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IoT on West Highland Way

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IoT on West Highland Way

The village of Gartness, a popular stopping point at the beginning of the West Highland Way, has become one of the first smart villages in Scotland, having deployed new IoT infrastructure to support tourism and development in the local community. The project is part of a year-long Scottish Government-funded initiative delivered by CENSIS to demonstrate the transformative potential of IoT across some of Scotland’s key growth industries.

Backed by CENSIS and the Forth Valley and Lomond LEADER programme, the digital village project is designed to be one of the first of many in Scotland, revitalising and empowering rural communities to create employment opportunities and attract future investment. Other project partners include Stirling Council, Gartness Community Group and North (formerly Boston Networks).

West Highland Way footfall counting

At the heart of the project is a series of IoT enabled sensors that has been installed to provide the community with near real-time data on the number of walkers heading towards Gartness and nearby Drymen, via the West Highland Way, helping local businesses to monitor the demand for their services. Accommodation providers and hospitality businesses rely on estimated numbers to anticipate the popularity of campsites, B&Bs and food and drink venues. However, the new technology counts the number of footsteps on the popular walking trail, with the numerical data available to view online.

On average, around 120,000 people walk the West Highland Way each year, with tourism generating an estimated £5.5 million for the local economy. Accommodation providers and hospitality businesses rely on estimated numbers to anticipate the popularity of campsites, B&Bs and food and drink venues. However, the new technology counts the number of footsteps on the popular walking trail, with the numerical data available to view online.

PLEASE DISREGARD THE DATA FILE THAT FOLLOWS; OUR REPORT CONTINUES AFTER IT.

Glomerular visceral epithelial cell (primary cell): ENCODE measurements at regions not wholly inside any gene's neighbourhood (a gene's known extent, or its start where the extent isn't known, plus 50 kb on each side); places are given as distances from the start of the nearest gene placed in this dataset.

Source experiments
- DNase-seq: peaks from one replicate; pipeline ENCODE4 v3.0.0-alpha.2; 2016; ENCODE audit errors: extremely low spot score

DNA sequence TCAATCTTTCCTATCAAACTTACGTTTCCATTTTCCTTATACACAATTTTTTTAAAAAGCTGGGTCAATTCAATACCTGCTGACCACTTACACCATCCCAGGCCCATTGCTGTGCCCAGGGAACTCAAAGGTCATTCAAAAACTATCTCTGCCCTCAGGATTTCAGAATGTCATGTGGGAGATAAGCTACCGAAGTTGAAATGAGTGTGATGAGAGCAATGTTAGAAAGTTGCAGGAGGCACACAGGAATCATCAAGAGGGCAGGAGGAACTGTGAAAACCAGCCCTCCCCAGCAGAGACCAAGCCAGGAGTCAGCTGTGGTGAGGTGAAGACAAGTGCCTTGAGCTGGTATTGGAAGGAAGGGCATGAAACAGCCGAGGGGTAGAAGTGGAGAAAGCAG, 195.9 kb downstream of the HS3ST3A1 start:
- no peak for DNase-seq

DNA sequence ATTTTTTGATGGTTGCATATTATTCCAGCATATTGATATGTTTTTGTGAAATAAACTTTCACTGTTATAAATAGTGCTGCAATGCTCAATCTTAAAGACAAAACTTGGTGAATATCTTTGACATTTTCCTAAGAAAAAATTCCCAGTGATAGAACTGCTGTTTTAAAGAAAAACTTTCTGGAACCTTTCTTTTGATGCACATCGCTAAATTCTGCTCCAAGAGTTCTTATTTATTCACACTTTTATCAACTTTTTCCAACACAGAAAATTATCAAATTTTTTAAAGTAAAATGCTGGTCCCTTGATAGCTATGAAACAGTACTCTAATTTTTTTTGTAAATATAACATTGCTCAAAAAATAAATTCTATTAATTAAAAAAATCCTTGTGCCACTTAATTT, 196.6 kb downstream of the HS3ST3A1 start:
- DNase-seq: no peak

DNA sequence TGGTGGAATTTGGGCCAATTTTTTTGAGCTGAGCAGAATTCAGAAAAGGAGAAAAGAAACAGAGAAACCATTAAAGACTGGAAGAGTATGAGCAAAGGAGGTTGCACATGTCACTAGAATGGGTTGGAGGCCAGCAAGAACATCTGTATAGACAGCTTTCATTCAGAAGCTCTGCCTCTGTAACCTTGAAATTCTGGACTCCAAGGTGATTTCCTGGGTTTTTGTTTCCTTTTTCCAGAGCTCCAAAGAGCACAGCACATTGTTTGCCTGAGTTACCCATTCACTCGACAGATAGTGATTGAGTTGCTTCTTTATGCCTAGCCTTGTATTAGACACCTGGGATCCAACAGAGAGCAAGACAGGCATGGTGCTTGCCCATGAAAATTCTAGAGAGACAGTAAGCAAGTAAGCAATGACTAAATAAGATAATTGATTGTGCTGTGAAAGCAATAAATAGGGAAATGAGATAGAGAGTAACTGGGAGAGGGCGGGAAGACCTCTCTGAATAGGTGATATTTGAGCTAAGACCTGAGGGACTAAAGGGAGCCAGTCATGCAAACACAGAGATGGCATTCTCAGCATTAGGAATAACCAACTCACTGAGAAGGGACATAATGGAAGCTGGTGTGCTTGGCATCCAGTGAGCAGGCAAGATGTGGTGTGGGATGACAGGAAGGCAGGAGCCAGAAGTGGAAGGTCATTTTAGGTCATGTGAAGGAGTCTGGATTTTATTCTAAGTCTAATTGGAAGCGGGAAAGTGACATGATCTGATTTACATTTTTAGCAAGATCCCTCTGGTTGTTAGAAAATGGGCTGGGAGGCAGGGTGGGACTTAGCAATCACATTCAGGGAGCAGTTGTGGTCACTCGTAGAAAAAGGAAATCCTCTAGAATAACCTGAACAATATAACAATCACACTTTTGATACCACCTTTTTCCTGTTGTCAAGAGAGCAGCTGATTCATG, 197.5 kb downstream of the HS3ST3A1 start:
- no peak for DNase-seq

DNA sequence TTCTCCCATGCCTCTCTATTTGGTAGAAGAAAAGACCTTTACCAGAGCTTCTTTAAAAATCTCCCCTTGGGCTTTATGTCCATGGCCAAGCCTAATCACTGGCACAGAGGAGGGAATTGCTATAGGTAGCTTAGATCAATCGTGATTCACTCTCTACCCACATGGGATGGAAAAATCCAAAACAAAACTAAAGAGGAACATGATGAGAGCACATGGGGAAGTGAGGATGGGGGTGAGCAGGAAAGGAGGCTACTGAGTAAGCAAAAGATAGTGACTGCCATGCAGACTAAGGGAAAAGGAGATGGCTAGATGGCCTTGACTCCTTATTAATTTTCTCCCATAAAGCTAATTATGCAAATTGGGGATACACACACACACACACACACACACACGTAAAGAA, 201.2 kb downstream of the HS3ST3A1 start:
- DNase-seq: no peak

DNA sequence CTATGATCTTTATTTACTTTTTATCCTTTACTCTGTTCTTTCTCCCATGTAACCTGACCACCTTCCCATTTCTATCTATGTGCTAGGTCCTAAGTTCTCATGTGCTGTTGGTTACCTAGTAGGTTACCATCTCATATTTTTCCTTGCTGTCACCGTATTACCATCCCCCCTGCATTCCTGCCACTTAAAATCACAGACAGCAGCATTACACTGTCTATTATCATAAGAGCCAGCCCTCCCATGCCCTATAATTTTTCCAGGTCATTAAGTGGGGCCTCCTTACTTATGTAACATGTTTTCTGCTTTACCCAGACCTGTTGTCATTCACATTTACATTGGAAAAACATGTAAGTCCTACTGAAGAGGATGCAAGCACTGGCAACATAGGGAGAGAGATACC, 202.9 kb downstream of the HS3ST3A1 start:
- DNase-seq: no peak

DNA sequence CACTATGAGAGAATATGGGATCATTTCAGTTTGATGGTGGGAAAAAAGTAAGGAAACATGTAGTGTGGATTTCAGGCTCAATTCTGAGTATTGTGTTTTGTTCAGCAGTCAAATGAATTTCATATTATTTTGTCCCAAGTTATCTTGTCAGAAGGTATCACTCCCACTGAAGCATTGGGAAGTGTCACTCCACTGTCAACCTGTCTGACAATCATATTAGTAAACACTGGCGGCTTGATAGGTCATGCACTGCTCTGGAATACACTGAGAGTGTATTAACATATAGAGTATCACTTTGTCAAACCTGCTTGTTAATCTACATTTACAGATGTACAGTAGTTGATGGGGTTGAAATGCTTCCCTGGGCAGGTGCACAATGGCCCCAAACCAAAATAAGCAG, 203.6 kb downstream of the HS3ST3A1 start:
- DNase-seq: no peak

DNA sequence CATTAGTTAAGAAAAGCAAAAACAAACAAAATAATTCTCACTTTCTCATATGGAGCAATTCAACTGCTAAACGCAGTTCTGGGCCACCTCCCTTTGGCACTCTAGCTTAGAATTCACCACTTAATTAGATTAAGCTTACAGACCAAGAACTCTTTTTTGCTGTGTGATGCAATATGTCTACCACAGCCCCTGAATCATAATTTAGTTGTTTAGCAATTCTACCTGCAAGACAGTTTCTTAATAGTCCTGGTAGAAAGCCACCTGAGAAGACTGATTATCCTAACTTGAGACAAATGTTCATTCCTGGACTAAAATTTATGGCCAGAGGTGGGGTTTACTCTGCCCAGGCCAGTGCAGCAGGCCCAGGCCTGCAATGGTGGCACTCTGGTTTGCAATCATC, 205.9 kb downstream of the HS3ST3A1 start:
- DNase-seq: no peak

Weather mapping and flood monitoring

In addition to counting footfall, the smart network also includes an IoT-connected weather station, hosted at Drymen primary school, and water level sensors deployed on the nearby Endrick Water, which demonstrate a low cost and accessible way for communities to monitor flood risks.

The IoT system makes use of North’s IoT Scotland network, powered by LoRaWAN technology – a wireless wide area network that enables long-range communications between sensors and application servers, using very little power.

FutureTech

This project is a tourism IoT project, part of the wider FutureTech series of IoT projects supported by the Scottish Government. In 2019-20, CENSIS delivered a year-long Scottish Government-funded programme to demonstrate the transformative potential of IoT across some of Scotland’s key growth industries. The programme of activity included a series of ‘FutureTech’ workshops to identify projects for ongoing support as well as the development of IoT2Go, a starter kit aimed at businesses without any in-house IoT expertise. Combined with a suite of ‘how-to’ guides from CENSIS, these initiatives will aim to educate and inform businesses and organisations about how they can use IoT technology.  Each stage of the programme was designed to maximise the potential for IoT technologies and promote their benefits to both the private and public sector in Scotland.

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